The Orphan Train Essay

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The Orphan Train was a train that transported orphaned and homeless children from the crowded cities of the United States to foster homes located largely in rural areas of the Midwest. Some orphans had a good life after being adopted by good families that love them. Other orphans were adopted by terrible families that didn’t care about them, they just wanted someone for hard work.

Orphan Story (Irma Craig) On June 25, 1898 Irma was born to Lyda Steinberg and Walter Craig in Manhattan, NY. When Irma was only a couple months old her mom took her to the New York Foundling Hospital and left there. There is no explanation of why her mom felt the need to give her baby away. Irma stayed in the New Fork Foundling Hospital until she was about three
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There were two foster boys living with the Boehms ages 10 and 12. The two boys attended school, bringing home books which Irma liked to borrow. By doing that, she taught herself how to read before entering the first grade. Katherine dies after seven years. George decided Irma should be living in a home where there was a woman.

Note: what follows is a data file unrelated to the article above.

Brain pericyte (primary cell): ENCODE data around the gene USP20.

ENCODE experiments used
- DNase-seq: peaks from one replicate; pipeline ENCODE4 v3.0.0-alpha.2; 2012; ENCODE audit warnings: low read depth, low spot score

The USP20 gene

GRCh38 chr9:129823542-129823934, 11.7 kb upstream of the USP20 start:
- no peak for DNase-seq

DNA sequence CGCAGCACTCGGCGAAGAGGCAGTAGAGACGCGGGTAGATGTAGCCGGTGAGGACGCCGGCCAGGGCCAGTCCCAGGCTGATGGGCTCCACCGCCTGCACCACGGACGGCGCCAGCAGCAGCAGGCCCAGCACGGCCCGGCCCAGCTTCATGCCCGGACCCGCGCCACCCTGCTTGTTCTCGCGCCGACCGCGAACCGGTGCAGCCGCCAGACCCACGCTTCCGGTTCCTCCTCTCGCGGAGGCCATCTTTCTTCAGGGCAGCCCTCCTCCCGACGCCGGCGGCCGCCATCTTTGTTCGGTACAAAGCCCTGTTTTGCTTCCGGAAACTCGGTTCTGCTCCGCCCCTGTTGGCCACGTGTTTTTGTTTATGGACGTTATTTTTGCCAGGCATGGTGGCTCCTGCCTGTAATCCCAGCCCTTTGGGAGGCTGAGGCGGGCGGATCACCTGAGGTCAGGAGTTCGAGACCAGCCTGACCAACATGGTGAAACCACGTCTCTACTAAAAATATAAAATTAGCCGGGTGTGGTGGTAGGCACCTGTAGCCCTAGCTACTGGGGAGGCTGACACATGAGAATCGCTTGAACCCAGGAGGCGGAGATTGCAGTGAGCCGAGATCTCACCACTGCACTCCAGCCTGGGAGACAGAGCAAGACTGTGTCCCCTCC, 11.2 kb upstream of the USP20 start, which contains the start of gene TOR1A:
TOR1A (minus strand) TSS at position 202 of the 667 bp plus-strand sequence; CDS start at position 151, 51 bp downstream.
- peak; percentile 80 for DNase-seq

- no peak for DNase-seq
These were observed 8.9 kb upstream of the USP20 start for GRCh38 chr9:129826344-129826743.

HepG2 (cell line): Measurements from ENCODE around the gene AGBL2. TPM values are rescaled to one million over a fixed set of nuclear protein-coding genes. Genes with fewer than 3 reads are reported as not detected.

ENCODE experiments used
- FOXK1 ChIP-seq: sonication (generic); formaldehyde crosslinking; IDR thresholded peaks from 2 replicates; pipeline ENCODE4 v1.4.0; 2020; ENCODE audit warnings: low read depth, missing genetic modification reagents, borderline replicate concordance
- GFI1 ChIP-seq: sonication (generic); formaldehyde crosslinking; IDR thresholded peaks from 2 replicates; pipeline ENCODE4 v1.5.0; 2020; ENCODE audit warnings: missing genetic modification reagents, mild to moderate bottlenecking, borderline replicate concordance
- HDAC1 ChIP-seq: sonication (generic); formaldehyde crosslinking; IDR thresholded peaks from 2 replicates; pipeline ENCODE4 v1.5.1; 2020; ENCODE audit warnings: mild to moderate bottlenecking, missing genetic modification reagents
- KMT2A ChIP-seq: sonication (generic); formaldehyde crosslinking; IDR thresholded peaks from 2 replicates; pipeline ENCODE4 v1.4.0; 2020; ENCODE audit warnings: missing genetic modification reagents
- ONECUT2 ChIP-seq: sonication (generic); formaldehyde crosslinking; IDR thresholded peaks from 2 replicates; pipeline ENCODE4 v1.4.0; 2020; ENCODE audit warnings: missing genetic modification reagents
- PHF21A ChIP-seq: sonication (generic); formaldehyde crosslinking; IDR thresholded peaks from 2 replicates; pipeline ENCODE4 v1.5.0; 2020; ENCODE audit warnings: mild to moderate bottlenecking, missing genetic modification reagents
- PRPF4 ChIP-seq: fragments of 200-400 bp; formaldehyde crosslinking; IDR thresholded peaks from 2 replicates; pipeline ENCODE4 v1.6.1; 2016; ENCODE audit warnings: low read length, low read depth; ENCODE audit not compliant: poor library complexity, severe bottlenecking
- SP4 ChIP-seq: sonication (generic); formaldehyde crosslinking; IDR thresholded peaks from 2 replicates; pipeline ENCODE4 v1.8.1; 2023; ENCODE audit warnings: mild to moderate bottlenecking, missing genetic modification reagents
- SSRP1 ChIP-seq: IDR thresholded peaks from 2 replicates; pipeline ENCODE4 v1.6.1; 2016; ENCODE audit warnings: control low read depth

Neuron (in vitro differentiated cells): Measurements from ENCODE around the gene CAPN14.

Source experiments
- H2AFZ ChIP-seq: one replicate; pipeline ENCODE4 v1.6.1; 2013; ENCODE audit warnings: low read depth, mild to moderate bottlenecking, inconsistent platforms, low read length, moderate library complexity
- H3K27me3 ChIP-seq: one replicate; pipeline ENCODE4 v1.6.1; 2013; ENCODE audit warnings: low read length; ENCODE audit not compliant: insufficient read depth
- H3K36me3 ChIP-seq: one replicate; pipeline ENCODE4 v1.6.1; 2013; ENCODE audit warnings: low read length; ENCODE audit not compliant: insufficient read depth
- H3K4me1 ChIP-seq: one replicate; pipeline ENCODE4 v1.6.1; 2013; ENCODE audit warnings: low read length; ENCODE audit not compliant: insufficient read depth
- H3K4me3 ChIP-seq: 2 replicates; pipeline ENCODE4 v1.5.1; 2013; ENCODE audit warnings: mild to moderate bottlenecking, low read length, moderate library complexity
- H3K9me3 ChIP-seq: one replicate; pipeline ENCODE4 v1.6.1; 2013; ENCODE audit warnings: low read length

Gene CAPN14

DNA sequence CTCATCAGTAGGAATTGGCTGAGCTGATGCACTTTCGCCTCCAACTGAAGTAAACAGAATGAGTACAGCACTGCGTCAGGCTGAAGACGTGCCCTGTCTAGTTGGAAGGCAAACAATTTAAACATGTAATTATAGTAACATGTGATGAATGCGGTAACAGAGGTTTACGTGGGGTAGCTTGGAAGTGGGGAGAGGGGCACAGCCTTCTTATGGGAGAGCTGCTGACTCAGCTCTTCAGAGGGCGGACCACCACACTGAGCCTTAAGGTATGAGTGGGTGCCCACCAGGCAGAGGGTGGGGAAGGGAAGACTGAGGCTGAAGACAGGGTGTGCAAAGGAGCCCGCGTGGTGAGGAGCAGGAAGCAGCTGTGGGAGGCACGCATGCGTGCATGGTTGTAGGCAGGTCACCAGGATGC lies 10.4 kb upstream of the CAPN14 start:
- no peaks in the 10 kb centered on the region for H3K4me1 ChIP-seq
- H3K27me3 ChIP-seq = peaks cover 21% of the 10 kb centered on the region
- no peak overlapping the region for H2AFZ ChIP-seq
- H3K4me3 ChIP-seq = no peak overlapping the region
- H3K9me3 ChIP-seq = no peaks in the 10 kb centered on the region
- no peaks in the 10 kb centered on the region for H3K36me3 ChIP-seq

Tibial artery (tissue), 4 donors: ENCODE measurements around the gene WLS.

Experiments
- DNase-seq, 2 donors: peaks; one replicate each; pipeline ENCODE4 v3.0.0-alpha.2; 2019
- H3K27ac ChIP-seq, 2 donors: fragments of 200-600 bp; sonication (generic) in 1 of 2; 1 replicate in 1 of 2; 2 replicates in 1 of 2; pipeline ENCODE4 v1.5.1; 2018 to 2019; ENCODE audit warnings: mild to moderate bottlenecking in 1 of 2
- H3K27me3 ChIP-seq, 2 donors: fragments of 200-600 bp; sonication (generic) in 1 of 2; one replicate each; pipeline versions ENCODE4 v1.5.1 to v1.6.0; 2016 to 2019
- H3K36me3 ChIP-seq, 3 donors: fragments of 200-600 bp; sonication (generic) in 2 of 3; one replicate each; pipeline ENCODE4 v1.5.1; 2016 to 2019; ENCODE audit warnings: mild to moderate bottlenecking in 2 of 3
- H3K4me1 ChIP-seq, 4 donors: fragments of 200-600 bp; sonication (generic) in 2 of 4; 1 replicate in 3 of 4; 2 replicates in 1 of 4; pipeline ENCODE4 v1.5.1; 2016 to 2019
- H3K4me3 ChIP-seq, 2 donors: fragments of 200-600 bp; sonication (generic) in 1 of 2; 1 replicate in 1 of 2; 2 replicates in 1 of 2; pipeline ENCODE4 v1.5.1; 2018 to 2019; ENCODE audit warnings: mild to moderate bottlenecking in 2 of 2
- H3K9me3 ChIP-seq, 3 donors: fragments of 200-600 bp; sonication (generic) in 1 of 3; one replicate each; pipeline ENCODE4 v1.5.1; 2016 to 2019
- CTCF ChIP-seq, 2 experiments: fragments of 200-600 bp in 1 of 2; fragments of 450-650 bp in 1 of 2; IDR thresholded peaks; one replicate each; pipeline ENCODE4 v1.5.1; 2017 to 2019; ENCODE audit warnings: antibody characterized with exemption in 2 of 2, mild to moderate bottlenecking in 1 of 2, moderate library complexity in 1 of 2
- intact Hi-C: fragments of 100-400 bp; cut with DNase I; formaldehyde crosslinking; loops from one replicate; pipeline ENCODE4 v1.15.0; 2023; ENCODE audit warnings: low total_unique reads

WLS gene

Three neighboring families expressed a willingness to take her in. Adelheid Gnagi who lived with her brother John Rackers and her 18 year old daughter Mary, which Irma had met previously and was very kind to her so when asked Irma choose this family to give her a new home. In her new home Irma had things a little easier, although she still helped with the many chores. She was delighted to have her own room and many of Mary’s old toys to play with. Irma became a teacher and taught for two years at The Moreau Bend School before moving to Grand View School on Frog Hollow Road. After teaching at Grand View School for only one year, she became ill with a chronic respiratory illness and finally was diagnosed with a “spot on her lung.” With her weight at 98 pounds, she was ordered to take the “rest cure” for a year, which meant no work and gentle walks in the sunshine. During that time she met Robert Schnieders, and despite her condition they got married and moved into a little house in the Cole Junction Bottoms. Robert and Irma had eight children. In 1939 Robert

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